Here’s the Right Way to Hang a Roll of Toilet Paper
Let's finally settle the oldest debate known to mankind.
It’s perhaps the most contentious disagreement in the history of human civilization. It’s been argued over by married couples, family members, co-workers, and roommates. It’s got it’s own Wikipedia page that’s twice as long as the one for the Iraq War. Ask three people and you’re likely to get three different opinions. And everyone is passionate about their views. Even people who are too polite to discuss politics will start screaming “FAKE NEWS” if challenged over their beliefs. It’s one of the most divisive issues of our time, and we wish we were kidding.
We’re talking, of course, about the Great Toilet Paper Roll Debate. Should a toilet roll hang over the top, or hang under the bottom?
It’s not just an issue of aesthetics. Americans spend 30 minutes per year just looking for the end of a toilet paper roll, which results in $300 million lost each year in productivity. Can we ever come to a consensus and end the madness?
Bill Jarrett in Grand Rapids, Michigan, thinks so. For years he’s been lobbying for the American people to come together and pick a direction already. “My final goal in life is to put an end to this most winnable debate and declare a ‘National Toilet Paper Hanging Way,’” he says. He’s in his 80s now, and we’re no closer to an answer.
It’s time for our national nightmare to end. We’ve sifted through all the evidence, the science and the psychology and the passionate arguments from regular people and self-proclaimed “experts,” and we’ve assembled evidence to support both sides. Let’s take a look and then make a decision.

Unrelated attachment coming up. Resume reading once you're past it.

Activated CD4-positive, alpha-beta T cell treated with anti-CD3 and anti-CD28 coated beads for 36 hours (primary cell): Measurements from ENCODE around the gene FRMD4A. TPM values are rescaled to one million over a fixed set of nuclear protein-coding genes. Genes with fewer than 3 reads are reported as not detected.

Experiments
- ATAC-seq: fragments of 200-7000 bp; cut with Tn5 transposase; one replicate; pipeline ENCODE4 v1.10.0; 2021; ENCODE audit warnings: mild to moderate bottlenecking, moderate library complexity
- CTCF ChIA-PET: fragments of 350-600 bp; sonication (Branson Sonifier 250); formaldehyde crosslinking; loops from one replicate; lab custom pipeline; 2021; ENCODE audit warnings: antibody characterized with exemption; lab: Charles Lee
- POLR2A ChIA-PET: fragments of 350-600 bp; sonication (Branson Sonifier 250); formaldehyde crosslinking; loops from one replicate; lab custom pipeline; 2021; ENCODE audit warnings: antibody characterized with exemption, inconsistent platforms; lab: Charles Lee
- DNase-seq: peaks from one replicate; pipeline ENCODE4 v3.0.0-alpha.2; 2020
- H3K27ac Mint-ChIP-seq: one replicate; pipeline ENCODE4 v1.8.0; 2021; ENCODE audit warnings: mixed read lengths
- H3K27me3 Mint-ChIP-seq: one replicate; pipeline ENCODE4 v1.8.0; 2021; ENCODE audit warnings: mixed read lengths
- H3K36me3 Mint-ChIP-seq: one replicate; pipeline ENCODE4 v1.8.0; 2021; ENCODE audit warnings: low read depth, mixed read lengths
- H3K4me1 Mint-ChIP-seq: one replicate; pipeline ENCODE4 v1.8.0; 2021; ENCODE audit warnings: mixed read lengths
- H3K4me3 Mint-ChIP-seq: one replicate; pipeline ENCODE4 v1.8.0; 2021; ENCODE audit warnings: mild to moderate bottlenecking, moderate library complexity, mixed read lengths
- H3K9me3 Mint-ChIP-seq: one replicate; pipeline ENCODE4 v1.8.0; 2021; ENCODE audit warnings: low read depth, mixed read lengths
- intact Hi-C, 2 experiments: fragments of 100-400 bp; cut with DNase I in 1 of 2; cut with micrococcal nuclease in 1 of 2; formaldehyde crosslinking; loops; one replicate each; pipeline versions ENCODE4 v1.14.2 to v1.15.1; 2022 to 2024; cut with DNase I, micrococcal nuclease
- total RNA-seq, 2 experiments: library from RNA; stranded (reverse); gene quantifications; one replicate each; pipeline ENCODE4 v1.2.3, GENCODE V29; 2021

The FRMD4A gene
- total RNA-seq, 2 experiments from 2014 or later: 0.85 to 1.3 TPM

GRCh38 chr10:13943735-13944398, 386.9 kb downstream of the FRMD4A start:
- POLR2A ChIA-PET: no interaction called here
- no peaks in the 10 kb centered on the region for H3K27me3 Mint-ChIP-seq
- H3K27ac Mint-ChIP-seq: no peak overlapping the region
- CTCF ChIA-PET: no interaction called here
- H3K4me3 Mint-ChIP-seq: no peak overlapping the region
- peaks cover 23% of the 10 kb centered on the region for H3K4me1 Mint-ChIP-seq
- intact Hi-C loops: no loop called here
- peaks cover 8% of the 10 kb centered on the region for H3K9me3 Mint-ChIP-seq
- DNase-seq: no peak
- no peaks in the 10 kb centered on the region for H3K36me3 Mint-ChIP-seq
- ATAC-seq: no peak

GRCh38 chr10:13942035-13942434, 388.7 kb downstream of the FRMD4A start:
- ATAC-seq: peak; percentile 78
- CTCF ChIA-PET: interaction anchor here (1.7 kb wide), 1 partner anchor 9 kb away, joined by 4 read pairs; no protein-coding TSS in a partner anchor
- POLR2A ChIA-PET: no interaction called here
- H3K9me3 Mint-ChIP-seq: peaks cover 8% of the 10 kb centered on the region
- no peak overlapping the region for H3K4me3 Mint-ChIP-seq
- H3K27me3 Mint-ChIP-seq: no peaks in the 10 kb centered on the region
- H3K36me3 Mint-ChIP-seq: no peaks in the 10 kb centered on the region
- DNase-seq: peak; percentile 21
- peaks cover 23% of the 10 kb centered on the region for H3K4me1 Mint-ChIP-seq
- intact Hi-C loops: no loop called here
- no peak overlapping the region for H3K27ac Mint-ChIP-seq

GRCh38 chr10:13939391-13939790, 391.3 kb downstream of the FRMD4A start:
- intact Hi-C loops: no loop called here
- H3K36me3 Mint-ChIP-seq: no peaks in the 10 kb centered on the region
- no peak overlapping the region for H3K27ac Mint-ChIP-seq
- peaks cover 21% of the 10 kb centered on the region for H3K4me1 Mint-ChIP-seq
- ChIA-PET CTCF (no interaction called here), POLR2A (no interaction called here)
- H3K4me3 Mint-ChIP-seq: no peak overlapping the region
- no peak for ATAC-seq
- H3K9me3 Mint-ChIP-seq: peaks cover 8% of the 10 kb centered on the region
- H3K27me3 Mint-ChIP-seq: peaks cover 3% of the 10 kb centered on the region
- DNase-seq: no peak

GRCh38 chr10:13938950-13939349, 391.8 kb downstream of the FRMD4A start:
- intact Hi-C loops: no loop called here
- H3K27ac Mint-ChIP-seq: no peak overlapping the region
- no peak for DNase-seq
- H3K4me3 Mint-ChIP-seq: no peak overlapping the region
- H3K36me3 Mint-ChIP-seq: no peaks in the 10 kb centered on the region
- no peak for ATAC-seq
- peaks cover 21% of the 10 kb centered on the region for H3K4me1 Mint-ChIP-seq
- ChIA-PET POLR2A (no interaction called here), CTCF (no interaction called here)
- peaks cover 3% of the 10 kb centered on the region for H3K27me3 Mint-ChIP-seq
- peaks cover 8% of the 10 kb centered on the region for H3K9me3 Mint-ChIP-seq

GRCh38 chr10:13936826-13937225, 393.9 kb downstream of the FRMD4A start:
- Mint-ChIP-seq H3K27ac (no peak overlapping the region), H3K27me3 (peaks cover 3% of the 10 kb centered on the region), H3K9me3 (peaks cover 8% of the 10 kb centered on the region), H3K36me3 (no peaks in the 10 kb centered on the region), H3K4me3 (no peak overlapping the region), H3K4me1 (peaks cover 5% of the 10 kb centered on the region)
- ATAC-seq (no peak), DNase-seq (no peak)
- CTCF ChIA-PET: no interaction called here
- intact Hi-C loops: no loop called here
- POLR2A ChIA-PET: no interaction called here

The Case for Over
1. It Won’t Make You Sick
Researchers at the University of Colorado revealed in a shocking study from 2011 that bathrooms aren’t nearly as hygienic as we want to believe. No, really! Apparently, people are sloppy about washing their hands. And they’re certainly not focused on making sure their hands are clean when they’ve finished their business and are reaching for toilet paper.
Here’s what the study told us: “Using a high-tech genetic sequencing tool, researchers identified 19 groups of bacteria on the doors, floors, faucet handles, soap dispensers, and toilets of 12 public restrooms in Colorado—six men’s restrooms and six women’s restrooms. Many of the bacteria strains identified could be transmitted by touching contaminated surfaces.”
So when the loose end of toilet paper is dangling under the roll, that means it’s been rubbing against the bathroom wall, which is infested with all sorts of nasty bacteria. Every time you use the bathroom, you could be putting bacteria directly on your… please don’t make us say it. You get the idea.
2. You’re in the Majority
If you believe in democracy, and that the majority’s decision represents the will of the people, then you have to go with over. As it happens, 70 percent of people have gone on record saying that toilet paper should always be hanging over rather than under the roll. And they’re not willing to compromise on this worldview. One in five people get furious and indignant if they encounter toilet paper that’s hanging the wrong way.